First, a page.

While monetarists will argue, a la Friedman, that inflation is always and everywhere a monetary phenomenon, this may need some revision in the light of peculiar Indian circumstances, something RBI would do well to keep in mind while examining policy options on Friday. It is also something finance minister P Chidambaram needs to keep an eye on, since this could cost him not just his budget, but even the current account. Much of the attention in the current hike in WPI inflation, not surprisingly, has been focused on the sharp hike in prices of onions and other vegetables. While vegetables as a group had a WPI inflation of just under 78% in August and 47% in July, the numbers were an even higher 244% and 145% for onions—based on their relative weights,vegetables contributed 1.4 percentage points and onions 0.4 percentage points to August’s 6.1% increase in WPI. But while there is little the government can do about vegetable prices given there could be supply constraints, there is no rational explanation as to why the government continues to stores 2-3 times the foodgrains it requires—as on October 1, buffer stocks should be 21 million tonnes based on the old norms and 34 million tonnes based on the new norms suggested by the Commission for Agricultural Costs and Prices. Between wheat and rice, the prices of which have risen on average 17%over the past year, this alone means a contribution of 0.5 percentage points to the WPI index—that is, were the government to dump enough wheat/rice stocks in the market to keep price rise to zero, August’s WPI would be 5.6%, not 6.1%; if more stocks were dumped to make the prices fall, the impact on overall WPI would be even higher.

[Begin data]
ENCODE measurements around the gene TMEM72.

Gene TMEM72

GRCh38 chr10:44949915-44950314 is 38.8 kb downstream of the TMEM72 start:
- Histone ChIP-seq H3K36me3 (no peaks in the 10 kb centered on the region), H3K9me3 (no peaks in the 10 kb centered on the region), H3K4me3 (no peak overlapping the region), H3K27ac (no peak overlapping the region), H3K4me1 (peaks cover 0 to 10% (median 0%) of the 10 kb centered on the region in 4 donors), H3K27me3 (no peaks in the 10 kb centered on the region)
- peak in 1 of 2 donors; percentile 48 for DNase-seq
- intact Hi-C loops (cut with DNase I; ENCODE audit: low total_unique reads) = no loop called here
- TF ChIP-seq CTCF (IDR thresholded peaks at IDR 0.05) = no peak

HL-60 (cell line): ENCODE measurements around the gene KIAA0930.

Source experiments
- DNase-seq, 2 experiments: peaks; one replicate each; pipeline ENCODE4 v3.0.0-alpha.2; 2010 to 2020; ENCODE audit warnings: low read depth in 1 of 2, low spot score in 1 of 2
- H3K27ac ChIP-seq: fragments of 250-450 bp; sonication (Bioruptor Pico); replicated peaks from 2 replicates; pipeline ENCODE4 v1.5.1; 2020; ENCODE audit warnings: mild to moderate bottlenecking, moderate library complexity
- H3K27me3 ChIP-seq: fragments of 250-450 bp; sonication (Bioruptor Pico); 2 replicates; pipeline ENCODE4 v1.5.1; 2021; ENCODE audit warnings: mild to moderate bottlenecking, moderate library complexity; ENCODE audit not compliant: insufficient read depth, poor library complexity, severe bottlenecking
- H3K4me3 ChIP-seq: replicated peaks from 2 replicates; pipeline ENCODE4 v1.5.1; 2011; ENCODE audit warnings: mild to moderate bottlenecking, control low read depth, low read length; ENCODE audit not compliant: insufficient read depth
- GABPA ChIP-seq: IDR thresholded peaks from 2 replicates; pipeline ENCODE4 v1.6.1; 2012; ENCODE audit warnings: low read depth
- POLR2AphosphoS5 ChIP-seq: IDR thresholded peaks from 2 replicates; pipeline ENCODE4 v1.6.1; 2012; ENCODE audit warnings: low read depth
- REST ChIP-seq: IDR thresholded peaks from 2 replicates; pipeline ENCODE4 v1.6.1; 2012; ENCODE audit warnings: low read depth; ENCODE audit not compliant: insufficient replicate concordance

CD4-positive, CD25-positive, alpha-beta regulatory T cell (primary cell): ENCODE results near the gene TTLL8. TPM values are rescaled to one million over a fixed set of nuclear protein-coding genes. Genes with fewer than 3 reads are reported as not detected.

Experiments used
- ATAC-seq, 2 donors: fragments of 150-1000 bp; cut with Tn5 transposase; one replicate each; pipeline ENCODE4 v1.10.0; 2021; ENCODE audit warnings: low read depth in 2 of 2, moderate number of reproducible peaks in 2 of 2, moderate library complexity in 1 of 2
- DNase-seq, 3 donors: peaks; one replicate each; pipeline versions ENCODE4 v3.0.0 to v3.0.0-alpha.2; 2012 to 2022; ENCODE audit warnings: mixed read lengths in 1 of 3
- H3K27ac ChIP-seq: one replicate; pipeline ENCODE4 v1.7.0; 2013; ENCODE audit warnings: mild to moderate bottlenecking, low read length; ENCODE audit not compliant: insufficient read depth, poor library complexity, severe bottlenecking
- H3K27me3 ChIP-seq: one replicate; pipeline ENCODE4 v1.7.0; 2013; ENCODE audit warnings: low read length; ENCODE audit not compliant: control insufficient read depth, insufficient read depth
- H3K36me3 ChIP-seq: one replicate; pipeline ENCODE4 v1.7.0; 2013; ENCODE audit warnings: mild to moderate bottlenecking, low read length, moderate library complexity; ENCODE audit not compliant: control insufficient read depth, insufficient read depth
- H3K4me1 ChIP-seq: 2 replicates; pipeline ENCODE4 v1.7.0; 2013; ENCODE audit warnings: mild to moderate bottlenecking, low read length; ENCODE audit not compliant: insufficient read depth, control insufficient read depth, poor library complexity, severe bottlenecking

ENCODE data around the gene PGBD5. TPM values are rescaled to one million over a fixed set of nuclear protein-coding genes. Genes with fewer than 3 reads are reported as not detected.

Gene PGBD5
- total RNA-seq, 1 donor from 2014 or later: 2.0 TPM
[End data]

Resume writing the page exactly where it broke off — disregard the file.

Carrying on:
The fiscal and trade costs of this are even higher. Assuming a R25,000 per tonne economic cost for rice and wheat—it is higher for rice and lower for wheat—34 million tonnes of extra foodgrain means a cost of R85,000 crore. Assuming an 8.37% 10-year bond yield, that’s an additional cost of R7,100 crore per annum. Take the argument a bit